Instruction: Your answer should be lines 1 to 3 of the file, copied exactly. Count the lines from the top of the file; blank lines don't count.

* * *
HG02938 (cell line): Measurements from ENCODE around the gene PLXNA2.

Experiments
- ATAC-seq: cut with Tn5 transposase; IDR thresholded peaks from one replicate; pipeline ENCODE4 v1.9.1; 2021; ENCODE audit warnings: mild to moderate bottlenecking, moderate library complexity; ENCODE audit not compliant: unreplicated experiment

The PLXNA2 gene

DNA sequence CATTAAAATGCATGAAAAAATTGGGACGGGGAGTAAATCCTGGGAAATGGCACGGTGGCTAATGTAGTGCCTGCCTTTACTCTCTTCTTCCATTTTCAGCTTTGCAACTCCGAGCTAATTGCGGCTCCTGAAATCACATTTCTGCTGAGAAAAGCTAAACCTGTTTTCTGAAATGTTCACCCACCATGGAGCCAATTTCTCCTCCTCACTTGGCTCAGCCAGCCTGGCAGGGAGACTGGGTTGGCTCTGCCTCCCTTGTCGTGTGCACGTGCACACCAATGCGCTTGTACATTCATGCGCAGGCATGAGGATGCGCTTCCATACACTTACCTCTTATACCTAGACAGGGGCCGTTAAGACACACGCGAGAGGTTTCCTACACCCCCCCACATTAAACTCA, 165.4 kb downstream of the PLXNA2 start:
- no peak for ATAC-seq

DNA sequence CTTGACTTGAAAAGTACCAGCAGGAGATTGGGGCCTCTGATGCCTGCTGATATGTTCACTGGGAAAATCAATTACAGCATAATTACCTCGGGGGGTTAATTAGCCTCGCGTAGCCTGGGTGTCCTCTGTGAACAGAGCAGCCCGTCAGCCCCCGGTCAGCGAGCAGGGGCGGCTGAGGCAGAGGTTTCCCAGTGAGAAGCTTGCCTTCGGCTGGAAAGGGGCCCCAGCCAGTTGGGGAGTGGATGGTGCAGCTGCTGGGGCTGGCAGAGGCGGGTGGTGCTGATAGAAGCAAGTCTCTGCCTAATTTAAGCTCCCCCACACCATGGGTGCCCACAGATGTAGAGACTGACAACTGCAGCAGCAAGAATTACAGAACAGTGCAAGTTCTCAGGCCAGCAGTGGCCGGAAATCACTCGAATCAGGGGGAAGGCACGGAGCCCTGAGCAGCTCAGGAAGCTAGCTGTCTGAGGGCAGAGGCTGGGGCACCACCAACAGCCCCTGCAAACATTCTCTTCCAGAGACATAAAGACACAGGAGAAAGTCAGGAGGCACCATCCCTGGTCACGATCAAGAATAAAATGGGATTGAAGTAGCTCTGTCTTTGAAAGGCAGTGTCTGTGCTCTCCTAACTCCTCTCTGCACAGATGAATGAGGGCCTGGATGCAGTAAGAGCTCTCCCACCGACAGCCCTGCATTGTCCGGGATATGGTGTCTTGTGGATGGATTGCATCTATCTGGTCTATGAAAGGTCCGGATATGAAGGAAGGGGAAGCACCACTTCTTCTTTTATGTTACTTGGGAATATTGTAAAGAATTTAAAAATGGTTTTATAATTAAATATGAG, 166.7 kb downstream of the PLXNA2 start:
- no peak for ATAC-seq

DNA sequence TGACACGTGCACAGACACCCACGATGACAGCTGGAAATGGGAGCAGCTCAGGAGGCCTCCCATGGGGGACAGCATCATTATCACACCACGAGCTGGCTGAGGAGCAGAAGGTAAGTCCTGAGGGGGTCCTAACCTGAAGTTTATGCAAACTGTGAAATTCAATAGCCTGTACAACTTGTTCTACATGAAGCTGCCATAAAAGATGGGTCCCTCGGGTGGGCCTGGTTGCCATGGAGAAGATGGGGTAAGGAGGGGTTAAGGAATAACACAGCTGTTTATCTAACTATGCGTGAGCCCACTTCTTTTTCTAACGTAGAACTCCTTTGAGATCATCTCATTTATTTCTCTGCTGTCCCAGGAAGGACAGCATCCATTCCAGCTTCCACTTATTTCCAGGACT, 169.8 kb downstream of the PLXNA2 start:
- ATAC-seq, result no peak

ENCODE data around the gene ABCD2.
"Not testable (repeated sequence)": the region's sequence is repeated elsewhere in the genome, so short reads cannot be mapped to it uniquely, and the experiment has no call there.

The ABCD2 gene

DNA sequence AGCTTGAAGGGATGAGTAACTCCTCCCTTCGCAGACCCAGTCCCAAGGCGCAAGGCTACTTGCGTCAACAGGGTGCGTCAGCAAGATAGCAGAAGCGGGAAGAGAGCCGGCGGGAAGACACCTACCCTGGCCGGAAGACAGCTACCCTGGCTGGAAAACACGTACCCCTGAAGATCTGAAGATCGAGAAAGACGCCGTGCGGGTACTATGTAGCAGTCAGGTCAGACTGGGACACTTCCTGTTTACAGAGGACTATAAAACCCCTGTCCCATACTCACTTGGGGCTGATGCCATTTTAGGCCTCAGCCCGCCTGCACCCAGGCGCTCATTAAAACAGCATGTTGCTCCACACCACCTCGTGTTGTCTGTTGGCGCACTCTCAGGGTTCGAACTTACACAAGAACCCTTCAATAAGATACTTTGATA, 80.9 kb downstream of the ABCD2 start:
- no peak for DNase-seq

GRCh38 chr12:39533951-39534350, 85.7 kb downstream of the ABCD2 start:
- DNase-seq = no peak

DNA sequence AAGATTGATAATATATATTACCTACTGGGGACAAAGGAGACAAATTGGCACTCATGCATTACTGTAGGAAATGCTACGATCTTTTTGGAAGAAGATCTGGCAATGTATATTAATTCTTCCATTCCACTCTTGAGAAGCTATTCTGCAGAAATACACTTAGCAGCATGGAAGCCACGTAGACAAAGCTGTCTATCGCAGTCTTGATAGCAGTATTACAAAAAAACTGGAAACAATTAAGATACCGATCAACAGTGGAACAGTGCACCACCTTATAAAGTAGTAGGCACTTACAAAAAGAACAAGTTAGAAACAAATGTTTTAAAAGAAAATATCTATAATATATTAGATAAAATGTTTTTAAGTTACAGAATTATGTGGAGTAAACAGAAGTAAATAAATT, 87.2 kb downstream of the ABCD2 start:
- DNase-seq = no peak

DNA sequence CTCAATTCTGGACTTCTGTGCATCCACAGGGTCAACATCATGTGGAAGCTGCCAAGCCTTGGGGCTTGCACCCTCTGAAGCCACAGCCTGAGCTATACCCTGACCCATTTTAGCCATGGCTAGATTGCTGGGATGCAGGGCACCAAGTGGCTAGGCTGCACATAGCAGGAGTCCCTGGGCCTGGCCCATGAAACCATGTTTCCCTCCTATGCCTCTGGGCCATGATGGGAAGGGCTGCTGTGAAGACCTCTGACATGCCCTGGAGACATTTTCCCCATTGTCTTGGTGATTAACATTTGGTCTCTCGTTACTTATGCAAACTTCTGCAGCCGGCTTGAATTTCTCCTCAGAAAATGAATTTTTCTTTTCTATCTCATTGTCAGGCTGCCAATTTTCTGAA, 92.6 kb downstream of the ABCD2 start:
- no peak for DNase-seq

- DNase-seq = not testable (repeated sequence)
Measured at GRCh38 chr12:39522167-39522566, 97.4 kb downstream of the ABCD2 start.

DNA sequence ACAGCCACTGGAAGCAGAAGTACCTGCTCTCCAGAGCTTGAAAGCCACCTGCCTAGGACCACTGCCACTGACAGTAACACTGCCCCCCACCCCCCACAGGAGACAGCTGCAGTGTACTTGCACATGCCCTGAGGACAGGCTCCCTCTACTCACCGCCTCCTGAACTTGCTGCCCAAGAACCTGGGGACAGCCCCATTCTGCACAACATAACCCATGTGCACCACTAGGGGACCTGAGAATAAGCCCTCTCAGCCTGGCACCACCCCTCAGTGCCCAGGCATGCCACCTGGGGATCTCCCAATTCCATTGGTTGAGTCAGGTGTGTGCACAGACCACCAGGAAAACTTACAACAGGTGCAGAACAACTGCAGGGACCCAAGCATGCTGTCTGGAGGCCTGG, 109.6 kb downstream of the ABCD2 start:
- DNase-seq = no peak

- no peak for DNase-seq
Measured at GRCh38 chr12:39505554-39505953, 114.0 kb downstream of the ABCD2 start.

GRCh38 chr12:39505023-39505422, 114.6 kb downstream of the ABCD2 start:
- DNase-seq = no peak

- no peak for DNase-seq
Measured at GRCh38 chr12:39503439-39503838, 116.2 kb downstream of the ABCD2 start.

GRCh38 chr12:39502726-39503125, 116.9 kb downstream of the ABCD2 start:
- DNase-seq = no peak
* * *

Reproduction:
HG02938 (cell line): Measurements from ENCODE around the gene PLXNA2.

Experiments
- ATAC-seq: cut with Tn5 transposase; IDR thresholded peaks from one replicate; pipeline ENCODE4 v1.9.1; 2021; ENCODE audit warnings: mild to moderate bottlenecking, moderate library complexity; ENCODE audit not compliant: unreplicated experiment